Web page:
[Physics] normal downward force here



Now through my understanding, there is a weight force that points downward on block A, also another weight force that points downward on block B.

Between block A and block B, there is two normal forces equal in magnitude and opposite in direction right? (contact force). I believe the reason is because of electrostatic thingy between the two surfaces.

Then, isn't there two normal forces equal in magnitude and opposite in direction as well between block A and the surface? Since they're in contact of each other as well?

The left diagram is what I think the free-body diagram is. The right one is what I usually see. Which one is correct?

Best Answer

I think that the diagram should be somewhat simpler than previously posted. Here is my drawing of this system: enter image description here

Note that I separated the forces by a horizontal distance on both blocks to make the drawing easier to read. Normally, I would place a dot in the middle of each rectangle, and each force would originate from the dot in such a way that they were obviously equal and opposite, and such that the forces could not produce a torque on either block.

Block B has a weight, so it is being pulled down by the earth. It puts a force on block A. Since block B is not falling through block A, block A has to put an equal and opposite normal force on block B, denoted as Fn(A-B) in the drawing, where the order shown in the parentheses indicates that block A is putting a force on block B.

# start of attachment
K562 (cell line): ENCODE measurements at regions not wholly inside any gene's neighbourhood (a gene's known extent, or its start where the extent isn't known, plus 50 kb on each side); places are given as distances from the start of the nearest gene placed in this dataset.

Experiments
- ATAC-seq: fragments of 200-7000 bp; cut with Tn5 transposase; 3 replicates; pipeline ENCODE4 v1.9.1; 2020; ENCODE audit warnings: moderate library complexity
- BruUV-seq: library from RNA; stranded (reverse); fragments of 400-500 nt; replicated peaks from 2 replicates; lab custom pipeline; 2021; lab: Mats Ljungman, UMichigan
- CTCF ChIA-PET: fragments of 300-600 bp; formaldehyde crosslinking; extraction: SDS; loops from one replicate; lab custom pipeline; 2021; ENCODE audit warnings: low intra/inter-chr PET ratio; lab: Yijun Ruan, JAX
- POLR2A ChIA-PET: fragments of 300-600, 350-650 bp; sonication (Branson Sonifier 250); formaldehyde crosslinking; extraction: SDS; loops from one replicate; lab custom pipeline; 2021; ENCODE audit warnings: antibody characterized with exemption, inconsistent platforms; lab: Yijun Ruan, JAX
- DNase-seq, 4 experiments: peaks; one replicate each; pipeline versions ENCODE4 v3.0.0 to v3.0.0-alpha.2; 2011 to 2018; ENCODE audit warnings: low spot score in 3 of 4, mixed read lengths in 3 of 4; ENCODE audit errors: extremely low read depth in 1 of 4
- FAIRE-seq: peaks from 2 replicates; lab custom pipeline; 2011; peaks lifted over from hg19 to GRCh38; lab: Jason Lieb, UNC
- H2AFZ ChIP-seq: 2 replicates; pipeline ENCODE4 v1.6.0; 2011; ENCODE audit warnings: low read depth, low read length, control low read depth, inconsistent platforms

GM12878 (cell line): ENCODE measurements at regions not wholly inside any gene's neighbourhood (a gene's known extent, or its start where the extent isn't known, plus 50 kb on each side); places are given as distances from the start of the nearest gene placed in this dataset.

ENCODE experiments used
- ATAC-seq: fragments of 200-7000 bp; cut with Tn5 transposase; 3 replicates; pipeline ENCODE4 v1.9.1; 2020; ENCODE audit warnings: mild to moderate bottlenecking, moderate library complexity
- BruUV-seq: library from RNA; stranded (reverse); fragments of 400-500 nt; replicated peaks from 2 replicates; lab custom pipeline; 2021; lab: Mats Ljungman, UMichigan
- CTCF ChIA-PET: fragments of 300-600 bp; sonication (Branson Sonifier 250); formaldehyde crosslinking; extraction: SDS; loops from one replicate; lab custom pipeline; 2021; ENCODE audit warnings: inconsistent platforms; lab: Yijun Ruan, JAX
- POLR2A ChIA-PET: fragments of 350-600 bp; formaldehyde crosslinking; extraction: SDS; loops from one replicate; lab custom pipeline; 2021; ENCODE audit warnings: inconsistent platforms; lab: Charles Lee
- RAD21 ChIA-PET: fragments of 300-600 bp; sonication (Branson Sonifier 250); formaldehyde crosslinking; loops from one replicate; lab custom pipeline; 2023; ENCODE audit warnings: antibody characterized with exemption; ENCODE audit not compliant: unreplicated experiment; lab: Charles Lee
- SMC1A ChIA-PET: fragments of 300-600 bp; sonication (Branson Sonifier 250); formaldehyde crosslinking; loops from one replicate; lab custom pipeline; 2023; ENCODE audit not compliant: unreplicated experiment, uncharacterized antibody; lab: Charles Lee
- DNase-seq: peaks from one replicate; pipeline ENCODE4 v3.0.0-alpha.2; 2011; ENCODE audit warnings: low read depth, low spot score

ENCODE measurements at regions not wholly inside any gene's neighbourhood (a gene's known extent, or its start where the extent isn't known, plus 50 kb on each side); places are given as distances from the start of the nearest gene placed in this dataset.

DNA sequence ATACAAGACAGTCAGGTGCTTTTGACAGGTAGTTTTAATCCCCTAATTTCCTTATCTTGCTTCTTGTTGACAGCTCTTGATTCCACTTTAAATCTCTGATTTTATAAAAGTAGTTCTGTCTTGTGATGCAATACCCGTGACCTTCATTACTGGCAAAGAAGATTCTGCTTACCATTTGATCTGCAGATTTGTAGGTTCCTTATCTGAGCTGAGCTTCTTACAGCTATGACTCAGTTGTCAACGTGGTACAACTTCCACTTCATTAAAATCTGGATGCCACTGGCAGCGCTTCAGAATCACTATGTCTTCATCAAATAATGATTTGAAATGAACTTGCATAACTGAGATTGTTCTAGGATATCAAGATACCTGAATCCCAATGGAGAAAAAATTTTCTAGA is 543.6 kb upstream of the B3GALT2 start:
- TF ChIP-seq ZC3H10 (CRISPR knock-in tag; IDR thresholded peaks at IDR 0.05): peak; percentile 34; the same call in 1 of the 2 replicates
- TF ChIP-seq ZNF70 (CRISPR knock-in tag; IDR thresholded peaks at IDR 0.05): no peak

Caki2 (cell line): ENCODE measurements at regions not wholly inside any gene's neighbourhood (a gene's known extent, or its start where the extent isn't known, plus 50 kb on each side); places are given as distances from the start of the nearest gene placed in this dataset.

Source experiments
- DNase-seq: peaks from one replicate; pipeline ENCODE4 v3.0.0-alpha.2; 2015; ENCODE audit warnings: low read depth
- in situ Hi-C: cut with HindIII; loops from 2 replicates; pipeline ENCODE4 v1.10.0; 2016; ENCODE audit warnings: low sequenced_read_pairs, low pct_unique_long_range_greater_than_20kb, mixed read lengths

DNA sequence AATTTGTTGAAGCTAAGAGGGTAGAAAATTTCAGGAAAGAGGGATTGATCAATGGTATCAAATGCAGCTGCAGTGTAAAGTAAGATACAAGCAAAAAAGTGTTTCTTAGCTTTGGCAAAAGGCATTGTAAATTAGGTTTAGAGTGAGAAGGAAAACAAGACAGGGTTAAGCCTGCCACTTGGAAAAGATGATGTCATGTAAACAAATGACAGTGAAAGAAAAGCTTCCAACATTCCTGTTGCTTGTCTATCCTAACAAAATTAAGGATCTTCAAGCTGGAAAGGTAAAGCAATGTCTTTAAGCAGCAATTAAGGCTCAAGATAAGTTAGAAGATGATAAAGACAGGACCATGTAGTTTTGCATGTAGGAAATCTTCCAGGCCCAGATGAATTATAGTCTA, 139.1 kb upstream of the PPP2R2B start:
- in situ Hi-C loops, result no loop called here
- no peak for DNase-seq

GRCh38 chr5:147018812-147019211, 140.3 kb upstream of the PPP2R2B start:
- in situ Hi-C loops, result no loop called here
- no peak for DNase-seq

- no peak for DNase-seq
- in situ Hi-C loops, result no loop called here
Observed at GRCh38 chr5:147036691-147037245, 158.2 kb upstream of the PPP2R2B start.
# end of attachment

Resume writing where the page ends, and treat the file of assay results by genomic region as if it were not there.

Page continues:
For block A, it also has a weight, and it has to support the weight of block B, so it is transmitting a force equal to its weight plus the weight of block B, onto the floor. Because blocks A and B are not falling through the floor, the floor has to put a normal force on block A that is equal to the weight of both blocks and opposite in direction.

The situation whereby the normal forces involved are equal and opposite to the weights involved satisfies Newton's 3rd law without the need for additional forces.

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